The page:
"We called ourselves 'The A-Team.' Craig was 'Hannibal.' I was 'Murdock.' Kyle Orlando was 'Face' and Davon Ottey was 'Baracus,' " Albanese said of the nicknames they gave each from the popular television series and movie of the same name.

Members of Craig Lehner's unit, known as the "A-Team" in Mosul, take a moment for a photo at the back of their Caiman MRAP, a heavily armored vehicle. Each member of the unit took a nickname from "The A-Team" television show and movie of the same name. From left are Kyle Orlando, "Face;" Michael Albanese , on roof, "Murdock;" Lehner, with cigar, "Hannibal," and Davon Ottey, sitting in front, "Baracus."

At the end of each day before falling asleep, Lehner and Albanese went over what went right and what went wrong.

“We’d discuss anything from procedures to communication skills. Then he’d say, ‘Goodnight Mike,’ and I’d say, ‘Goodnight Craig.’ When we’d wake up in the morning, we’d walk out of our room and tap our motivation board.

“It was piece of cardboard duct-taped above our door with inspirational mom-like quotes, ‘Don’t forget to take your sweater,’ or ‘Make sure you’re wearing clean underwear,’ and ‘Momma loves you and watch out for each other.’ Every day we’d tap it, walk out and get to our truck and conquer another day.”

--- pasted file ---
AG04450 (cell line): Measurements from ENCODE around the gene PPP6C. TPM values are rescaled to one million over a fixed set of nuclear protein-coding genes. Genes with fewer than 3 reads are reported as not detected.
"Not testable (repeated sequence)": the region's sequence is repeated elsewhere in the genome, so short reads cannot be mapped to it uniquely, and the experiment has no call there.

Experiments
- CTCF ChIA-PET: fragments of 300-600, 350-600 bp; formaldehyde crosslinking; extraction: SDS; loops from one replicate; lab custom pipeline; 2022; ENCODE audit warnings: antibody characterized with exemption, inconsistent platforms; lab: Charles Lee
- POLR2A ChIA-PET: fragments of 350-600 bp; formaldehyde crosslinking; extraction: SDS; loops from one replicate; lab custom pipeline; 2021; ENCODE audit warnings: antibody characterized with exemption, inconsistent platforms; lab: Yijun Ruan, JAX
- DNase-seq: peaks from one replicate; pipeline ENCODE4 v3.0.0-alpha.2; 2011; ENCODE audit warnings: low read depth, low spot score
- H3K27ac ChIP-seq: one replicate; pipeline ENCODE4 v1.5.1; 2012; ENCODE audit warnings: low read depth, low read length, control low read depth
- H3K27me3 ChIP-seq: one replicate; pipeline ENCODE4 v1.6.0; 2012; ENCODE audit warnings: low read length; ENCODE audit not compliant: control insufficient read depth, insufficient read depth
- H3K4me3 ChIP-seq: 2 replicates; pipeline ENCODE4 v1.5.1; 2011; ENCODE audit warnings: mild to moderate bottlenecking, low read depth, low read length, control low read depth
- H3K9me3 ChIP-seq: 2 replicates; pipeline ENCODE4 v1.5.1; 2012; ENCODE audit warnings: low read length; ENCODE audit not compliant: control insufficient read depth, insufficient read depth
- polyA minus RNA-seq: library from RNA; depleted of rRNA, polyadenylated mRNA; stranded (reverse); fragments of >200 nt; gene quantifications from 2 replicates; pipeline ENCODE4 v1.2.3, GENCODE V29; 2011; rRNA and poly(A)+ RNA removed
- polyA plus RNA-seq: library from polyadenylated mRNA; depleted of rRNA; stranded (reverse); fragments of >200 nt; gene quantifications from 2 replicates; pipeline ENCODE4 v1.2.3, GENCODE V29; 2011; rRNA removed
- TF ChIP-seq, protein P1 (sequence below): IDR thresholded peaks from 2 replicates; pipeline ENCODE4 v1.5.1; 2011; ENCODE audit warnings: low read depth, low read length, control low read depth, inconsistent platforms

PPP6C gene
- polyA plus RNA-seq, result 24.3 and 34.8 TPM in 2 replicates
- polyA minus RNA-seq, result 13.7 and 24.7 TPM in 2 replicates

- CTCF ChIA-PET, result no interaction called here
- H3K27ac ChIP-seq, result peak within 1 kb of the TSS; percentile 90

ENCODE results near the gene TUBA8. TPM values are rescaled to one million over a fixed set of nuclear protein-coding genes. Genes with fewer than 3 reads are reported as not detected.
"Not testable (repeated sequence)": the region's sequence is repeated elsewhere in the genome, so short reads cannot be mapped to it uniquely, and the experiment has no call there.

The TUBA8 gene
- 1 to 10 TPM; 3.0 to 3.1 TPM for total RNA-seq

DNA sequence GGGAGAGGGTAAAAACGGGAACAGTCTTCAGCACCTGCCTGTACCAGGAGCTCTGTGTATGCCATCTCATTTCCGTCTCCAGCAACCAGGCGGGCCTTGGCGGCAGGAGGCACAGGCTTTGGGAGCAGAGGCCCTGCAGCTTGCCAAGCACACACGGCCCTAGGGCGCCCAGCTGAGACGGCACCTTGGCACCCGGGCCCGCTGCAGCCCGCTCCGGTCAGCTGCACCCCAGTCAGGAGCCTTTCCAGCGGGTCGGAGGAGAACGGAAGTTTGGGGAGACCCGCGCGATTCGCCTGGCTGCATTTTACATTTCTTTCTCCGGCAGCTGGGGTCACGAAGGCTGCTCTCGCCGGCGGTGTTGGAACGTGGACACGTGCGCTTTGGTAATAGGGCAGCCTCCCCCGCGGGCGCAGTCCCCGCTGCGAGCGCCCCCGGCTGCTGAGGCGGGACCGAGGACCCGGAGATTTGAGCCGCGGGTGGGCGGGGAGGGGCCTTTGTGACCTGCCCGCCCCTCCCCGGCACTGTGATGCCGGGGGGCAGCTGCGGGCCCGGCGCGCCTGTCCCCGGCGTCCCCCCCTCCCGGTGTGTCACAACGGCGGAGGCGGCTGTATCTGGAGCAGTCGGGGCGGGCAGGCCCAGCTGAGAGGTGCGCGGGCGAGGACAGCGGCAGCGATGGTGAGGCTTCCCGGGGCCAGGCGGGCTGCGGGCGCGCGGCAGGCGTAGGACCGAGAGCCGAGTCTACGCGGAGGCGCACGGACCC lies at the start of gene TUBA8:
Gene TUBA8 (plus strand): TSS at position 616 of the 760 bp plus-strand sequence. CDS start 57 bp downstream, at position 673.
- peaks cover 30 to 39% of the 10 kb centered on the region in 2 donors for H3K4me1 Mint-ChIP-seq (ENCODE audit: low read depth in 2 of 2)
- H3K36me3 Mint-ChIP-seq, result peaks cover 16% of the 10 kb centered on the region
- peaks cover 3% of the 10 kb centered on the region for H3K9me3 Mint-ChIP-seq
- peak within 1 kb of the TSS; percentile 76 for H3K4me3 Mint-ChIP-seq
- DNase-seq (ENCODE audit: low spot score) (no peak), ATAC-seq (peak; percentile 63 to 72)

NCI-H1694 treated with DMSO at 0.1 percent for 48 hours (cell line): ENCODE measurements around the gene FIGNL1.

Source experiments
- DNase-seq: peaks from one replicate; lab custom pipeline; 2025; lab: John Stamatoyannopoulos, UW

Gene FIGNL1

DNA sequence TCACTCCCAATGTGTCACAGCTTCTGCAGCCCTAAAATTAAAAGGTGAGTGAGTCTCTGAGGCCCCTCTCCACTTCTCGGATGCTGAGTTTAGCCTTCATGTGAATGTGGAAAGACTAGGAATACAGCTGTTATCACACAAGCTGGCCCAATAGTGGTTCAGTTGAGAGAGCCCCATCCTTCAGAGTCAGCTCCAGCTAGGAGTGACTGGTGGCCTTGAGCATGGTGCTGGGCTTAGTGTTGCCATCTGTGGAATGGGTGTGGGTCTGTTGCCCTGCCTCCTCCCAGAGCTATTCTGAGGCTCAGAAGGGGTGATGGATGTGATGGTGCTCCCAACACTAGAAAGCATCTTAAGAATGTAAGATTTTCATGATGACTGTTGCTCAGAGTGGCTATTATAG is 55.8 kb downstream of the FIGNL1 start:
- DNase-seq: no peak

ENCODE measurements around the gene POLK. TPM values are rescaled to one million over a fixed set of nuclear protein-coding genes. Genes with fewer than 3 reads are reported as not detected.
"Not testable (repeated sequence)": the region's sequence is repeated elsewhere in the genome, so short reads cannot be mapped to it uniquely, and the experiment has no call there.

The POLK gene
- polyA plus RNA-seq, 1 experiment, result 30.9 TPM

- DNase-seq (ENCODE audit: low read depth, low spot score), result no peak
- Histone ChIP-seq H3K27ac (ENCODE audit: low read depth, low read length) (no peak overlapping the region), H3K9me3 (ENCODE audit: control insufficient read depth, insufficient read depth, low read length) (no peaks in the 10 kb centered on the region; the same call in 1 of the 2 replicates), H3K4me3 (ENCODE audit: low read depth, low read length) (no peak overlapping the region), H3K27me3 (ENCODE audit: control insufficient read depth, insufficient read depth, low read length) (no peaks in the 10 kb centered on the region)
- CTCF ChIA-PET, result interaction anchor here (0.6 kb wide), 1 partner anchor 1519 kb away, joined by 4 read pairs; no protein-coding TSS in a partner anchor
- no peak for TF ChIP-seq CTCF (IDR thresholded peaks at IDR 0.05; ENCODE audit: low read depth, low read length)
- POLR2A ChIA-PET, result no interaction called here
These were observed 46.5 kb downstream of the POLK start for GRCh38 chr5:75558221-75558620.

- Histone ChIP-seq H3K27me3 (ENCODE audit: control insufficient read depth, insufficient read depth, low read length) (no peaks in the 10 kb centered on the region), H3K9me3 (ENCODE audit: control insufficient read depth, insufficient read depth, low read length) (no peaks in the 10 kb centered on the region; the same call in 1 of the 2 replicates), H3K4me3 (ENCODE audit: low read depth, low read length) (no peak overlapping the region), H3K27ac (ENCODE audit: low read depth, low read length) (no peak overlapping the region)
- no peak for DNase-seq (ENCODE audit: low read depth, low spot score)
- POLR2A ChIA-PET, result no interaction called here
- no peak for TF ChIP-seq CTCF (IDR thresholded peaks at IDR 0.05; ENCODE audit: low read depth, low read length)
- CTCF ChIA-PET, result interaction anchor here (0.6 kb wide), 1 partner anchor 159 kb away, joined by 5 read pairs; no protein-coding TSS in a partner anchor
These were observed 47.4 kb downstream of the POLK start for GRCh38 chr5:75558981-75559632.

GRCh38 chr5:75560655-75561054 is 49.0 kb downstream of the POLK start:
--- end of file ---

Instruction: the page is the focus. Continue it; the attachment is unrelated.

Albanese said he wants to keep his memories of Lehner “lighthearted,” because they had so many happy times together — the cruise to the Caribbean,  playing football in a local league and going to movies.

“We’d talked about going back to Iraq someday and doing a reunion tour there, we had so much fun. It was never so much about rank. It was like we were brothers, and I feel like I’ve lost my older brother,” said Albanese, who had served as a military police specialist and has since transferred to the Air Force Reserve.

McCabe remembers how other soldiers approached Lehner if they had a question, even if it had nothing to do with military operations.

“I remember when we were in Iraq and I saw his tattoos. I said, ‘My God, this guy has some really good ink.’ He referred me to tattoo artist Dustin Lovell,” McCabe said.

He also recalled how he also was impressed with the approximately 6-foot-tall Lehner’s physical condition.